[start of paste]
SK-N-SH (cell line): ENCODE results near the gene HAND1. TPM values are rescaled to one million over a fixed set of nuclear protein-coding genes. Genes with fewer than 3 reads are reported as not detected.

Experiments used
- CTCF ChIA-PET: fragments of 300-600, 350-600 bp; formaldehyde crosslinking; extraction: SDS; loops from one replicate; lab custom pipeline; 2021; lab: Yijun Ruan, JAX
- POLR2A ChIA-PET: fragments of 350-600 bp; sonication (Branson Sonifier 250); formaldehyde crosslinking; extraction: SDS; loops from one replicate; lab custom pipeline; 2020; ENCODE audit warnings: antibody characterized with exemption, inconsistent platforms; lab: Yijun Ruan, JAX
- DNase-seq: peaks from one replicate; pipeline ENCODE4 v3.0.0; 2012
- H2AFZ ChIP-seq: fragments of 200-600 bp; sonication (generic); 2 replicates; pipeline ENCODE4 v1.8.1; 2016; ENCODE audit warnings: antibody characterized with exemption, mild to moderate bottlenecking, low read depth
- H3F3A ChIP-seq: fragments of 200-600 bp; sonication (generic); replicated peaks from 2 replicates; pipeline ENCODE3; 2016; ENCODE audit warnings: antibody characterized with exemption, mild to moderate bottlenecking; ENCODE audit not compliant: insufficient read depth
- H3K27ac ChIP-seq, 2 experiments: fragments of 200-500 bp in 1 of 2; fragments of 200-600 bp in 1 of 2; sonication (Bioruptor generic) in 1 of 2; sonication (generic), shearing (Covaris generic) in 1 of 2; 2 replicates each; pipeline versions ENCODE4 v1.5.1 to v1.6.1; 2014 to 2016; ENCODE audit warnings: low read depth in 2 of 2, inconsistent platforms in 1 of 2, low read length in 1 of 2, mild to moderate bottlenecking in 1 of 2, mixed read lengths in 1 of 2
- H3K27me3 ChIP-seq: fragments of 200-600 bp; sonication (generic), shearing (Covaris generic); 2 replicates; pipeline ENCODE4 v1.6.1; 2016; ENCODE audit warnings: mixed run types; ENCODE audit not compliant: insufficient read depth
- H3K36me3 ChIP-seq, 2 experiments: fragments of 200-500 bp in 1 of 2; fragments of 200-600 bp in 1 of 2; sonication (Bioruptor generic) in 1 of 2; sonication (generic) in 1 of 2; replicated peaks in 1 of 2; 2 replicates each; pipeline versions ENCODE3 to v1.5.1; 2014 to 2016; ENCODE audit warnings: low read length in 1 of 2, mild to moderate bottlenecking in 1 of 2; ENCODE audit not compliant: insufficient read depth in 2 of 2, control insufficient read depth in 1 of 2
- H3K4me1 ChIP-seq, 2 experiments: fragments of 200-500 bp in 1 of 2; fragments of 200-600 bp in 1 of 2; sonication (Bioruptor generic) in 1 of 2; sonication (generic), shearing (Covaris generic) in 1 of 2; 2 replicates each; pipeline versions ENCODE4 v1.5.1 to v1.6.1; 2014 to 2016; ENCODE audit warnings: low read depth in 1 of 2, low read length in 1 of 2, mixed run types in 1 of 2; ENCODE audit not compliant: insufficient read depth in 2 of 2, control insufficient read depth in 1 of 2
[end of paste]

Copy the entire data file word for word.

SK-N-SH (cell line): ENCODE results near the gene HAND1. TPM values are rescaled to one million over a fixed set of nuclear protein-coding genes. Genes with fewer than 3 reads are reported as not detected.

Experiments used
- CTCF ChIA-PET: fragments of 300-600, 350-600 bp; formaldehyde crosslinking; extraction: SDS; loops from one replicate; lab custom pipeline; 2021; lab: Yijun Ruan, JAX
- POLR2A ChIA-PET: fragments of 350-600 bp; sonication (Branson Sonifier 250); formaldehyde crosslinking; extraction: SDS; loops from one replicate; lab custom pipeline; 2020; ENCODE audit warnings: antibody characterized with exemption, inconsistent platforms; lab: Yijun Ruan, JAX
- DNase-seq: peaks from one replicate; pipeline ENCODE4 v3.0.0; 2012
- H2AFZ ChIP-seq: fragments of 200-600 bp; sonication (generic); 2 replicates; pipeline ENCODE4 v1.8.1; 2016; ENCODE audit warnings: antibody characterized with exemption, mild to moderate bottlenecking, low read depth
- H3F3A ChIP-seq: fragments of 200-600 bp; sonication (generic); replicated peaks from 2 replicates; pipeline ENCODE3; 2016; ENCODE audit warnings: antibody characterized with exemption, mild to moderate bottlenecking; ENCODE audit not compliant: insufficient read depth
- H3K27ac ChIP-seq, 2 experiments: fragments of 200-500 bp in 1 of 2; fragments of 200-600 bp in 1 of 2; sonication (Bioruptor generic) in 1 of 2; sonication (generic), shearing (Covaris generic) in 1 of 2; 2 replicates each; pipeline versions ENCODE4 v1.5.1 to v1.6.1; 2014 to 2016; ENCODE audit warnings: low read depth in 2 of 2, inconsistent platforms in 1 of 2, low read length in 1 of 2, mild to moderate bottlenecking in 1 of 2, mixed read lengths in 1 of 2
- H3K27me3 ChIP-seq: fragments of 200-600 bp; sonication (generic), shearing (Covaris generic); 2 replicates; pipeline ENCODE4 v1.6.1; 2016; ENCODE audit warnings: mixed run types; ENCODE audit not compliant: insufficient read depth
- H3K36me3 ChIP-seq, 2 experiments: fragments of 200-500 bp in 1 of 2; fragments of 200-600 bp in 1 of 2; sonication (Bioruptor generic) in 1 of 2; sonication (generic) in 1 of 2; replicated peaks in 1 of 2; 2 replicates each; pipeline versions ENCODE3 to v1.5.1; 2014 to 2016; ENCODE audit warnings: low read length in 1 of 2, mild to moderate bottlenecking in 1 of 2; ENCODE audit not compliant: insufficient read depth in 2 of 2, control insufficient read depth in 1 of 2
- H3K4me1 ChIP-seq, 2 experiments: fragments of 200-500 bp in 1 of 2; fragments of 200-600 bp in 1 of 2; sonication (Bioruptor generic) in 1 of 2; sonication (generic), shearing (Covaris generic) in 1 of 2; 2 replicates each; pipeline versions ENCODE4 v1.5.1 to v1.6.1; 2014 to 2016; ENCODE audit warnings: low read depth in 1 of 2, low read length in 1 of 2, mixed run types in 1 of 2; ENCODE audit not compliant: insufficient read depth in 2 of 2, control insufficient read depth in 1 of 2